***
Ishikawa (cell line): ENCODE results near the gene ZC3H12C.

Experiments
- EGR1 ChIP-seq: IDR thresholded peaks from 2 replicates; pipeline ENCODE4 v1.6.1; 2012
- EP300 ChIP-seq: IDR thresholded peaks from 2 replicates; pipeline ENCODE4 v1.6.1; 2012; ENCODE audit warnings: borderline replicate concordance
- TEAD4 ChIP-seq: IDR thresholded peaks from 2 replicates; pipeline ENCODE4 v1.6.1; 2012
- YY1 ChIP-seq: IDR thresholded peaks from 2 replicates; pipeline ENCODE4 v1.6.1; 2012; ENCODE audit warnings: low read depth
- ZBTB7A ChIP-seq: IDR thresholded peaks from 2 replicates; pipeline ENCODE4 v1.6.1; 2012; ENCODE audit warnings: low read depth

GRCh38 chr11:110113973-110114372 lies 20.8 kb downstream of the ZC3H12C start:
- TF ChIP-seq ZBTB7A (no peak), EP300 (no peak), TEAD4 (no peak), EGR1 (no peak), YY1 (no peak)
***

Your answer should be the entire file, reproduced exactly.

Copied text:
Ishikawa (cell line): ENCODE results near the gene ZC3H12C.

Experiments
- EGR1 ChIP-seq: IDR thresholded peaks from 2 replicates; pipeline ENCODE4 v1.6.1; 2012
- EP300 ChIP-seq: IDR thresholded peaks from 2 replicates; pipeline ENCODE4 v1.6.1; 2012; ENCODE audit warnings: borderline replicate concordance
- TEAD4 ChIP-seq: IDR thresholded peaks from 2 replicates; pipeline ENCODE4 v1.6.1; 2012
- YY1 ChIP-seq: IDR thresholded peaks from 2 replicates; pipeline ENCODE4 v1.6.1; 2012; ENCODE audit warnings: low read depth
- ZBTB7A ChIP-seq: IDR thresholded peaks from 2 replicates; pipeline ENCODE4 v1.6.1; 2012; ENCODE audit warnings: low read depth

GRCh38 chr11:110113973-110114372 lies 20.8 kb downstream of the ZC3H12C start:
- TF ChIP-seq ZBTB7A (no peak), EP300 (no peak), TEAD4 (no peak), EGR1 (no peak), YY1 (no peak)